Friday, December 6, 2013

AC and the Short Form — Part 1

Conan Doyle was the master of the short mystery story—until Agatha Christie came along:

By no means as good Agatha Christie's detective story as we have a right to expect from Mrs. Christie, although it ['Partners in Crime'] is amusing and contains much good burlesque of modern sleuth yarns. A young couple, Tommy and Tuppence, take over a detective agency, and the record of their cases, in which they attempt imitations of various detectives of fiction, is funny, but only occasionally—very occasionally—grips you with the weird, mysterious grip which is the sine qua non of such a tale. — Walter R. Brooks, "The Week's Reading," THE OUTLOOK (September 11, 1929; Jump To page 70)
All of the stories in 'Partners in Crime' are explicitly comic and are crosses between the humorous tale and the mystery story. Actually, most of Christie’s works have large elements of comedy in them.  Her books are extremely funny, and often gentle spoofs of their characters and their social milieu. — Michael Grost, MYSTERY*FILE
The short stories that make up the collection entitled "The Mysterious Mr. Quin," by Agatha Christie (Dodd, Mead) are not detective stories in the usual accepted sense. While they do contain mystery and crime, they are primarily studies in deduction.
Mrs. Christie possesses the rare faculty of making something interesting out of almost nothing. Many of these stories of crime, love, and adventure are slight in regard to plot, but the deductions are so cleverly handled that the actual events do not matter very much.
Two characters, Mr. Satterwaite [sic], an amusing old bachelor, and Mr. Harley Quin appear in each of the stories—Mr. Harley Quin playing Sherlock Holmes to Mr. Satterwaite's [sic] Watson.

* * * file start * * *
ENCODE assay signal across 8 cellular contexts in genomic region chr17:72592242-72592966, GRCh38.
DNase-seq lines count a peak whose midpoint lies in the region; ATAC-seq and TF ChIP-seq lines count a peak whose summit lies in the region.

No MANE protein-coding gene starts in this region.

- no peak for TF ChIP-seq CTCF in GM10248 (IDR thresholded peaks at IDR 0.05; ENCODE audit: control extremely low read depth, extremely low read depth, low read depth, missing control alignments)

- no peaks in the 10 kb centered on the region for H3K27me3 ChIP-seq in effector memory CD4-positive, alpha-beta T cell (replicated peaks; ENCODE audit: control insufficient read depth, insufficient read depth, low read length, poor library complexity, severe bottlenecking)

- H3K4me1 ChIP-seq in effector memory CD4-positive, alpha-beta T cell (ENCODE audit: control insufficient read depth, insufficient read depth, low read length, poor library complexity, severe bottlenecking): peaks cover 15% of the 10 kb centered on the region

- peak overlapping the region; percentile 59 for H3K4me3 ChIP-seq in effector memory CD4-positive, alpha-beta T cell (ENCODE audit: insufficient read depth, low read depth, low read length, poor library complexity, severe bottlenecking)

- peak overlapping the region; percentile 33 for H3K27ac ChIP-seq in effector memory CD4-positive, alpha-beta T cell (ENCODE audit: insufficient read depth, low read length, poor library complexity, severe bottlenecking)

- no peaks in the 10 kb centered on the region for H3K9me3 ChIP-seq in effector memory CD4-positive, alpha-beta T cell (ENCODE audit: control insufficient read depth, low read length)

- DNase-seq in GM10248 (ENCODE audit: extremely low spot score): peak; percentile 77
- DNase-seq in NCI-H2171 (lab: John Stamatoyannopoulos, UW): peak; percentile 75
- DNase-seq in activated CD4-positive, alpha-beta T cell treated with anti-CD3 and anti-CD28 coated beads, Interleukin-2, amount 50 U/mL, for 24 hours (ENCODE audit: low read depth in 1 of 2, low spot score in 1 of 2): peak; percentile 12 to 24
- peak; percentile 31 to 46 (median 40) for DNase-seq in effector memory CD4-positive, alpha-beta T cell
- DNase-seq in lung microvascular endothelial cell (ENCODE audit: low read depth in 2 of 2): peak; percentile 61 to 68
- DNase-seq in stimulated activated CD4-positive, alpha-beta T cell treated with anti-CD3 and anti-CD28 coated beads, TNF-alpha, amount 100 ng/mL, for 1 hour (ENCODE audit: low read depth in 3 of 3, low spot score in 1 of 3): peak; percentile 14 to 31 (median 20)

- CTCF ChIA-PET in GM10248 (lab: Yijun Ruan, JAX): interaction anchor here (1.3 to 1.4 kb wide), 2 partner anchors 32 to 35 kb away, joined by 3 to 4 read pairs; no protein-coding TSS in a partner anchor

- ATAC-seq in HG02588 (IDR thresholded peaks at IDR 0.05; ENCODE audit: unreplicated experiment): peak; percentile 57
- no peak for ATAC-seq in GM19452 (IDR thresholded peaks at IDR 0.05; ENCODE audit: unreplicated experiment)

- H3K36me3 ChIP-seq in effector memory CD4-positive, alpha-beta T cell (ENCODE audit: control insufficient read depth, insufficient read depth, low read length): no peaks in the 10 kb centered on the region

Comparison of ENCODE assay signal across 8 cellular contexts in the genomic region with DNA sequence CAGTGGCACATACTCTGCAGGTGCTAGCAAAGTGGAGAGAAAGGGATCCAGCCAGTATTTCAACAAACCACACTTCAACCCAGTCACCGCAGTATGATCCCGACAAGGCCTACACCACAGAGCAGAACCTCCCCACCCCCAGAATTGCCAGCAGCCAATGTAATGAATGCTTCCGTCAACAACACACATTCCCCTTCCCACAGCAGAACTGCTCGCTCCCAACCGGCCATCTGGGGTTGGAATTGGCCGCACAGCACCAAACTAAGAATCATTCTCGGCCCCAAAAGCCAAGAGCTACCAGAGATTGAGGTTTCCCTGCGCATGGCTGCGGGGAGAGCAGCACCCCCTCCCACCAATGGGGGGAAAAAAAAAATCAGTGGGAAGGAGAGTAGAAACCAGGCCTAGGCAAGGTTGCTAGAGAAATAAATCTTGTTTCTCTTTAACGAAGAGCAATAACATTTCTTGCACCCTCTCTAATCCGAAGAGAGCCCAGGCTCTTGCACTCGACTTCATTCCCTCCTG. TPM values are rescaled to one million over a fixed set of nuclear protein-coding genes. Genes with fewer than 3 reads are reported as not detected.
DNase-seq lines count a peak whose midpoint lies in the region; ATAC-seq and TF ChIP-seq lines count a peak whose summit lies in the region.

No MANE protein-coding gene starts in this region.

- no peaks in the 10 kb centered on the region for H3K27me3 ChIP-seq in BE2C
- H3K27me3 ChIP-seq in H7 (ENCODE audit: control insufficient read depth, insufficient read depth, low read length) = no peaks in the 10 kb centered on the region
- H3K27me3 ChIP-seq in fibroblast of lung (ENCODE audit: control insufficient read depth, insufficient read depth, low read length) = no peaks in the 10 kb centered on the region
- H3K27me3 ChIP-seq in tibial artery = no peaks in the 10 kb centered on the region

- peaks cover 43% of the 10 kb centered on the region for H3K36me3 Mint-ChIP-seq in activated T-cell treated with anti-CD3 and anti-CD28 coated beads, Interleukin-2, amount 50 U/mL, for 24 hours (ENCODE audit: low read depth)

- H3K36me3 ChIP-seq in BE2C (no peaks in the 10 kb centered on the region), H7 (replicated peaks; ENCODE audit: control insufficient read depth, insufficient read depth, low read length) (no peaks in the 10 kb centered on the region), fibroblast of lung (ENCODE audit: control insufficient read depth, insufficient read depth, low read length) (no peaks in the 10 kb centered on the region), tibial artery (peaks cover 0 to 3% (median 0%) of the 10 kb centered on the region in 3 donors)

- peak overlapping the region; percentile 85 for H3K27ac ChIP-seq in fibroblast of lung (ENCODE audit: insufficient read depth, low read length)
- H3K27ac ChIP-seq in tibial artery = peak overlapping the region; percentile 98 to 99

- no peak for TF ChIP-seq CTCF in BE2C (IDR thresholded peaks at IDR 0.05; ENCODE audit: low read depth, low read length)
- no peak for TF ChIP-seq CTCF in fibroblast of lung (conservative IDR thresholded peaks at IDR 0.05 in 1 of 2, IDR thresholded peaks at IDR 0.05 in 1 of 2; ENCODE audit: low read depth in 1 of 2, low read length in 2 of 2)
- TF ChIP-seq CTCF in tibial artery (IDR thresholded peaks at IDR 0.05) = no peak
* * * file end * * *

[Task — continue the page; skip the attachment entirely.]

Who Mr. Quin really is—a human being or symbolical character—remains a mystery to the end of the book. You can draw your own conclusions and you probably will be right. The hook will give you many problems to solve and a chuckle over Mrs. Christie's entertaining and subtle humor. — Robert Innes Center, THE SATURDAY REVIEW (May 24, 1930)
Various and sundry—mostly murders; all parts of England; Miss Marple. - Feminine rival to Father Brown placidly knits and cleverly untangles stiff crime-twisters put to her by house-party guests. (Short stories.) - Verdict: Fine. — THE SATURDAY REVIEW (April 8, 1933)
After the first burst of stories though, the tales become more familiar. Jewels are stolen, children are kidnapped, people are murdered. It was almost as if Christie had run out of fresh idea for the character before she ran out of required words for the collection. . . . So we’re left with almost two collections, the first light-hearted and adventurous and the second more traditional class mystery tales. That’s not to say that any of the stories are weak, but they are not her best either. — Jeffrey Marks, THE CORPSE STEPS OUT (April 6, 2012)
Mr. Parker Pyne, happiness-consultant, straightens out marital upsets in London, solves a few murders on trip to Near East. - Unusual character of central figure pulls together loose collection of stories designed to keep Christie pot simmering. - Verdict: Readable. — THE SATURDAY REVIEW (June 23, 1934)
Parker Pyne's two appearances on film: HERE and HERE, DVD HERE.

Category: Detective fiction

No comments:

Post a Comment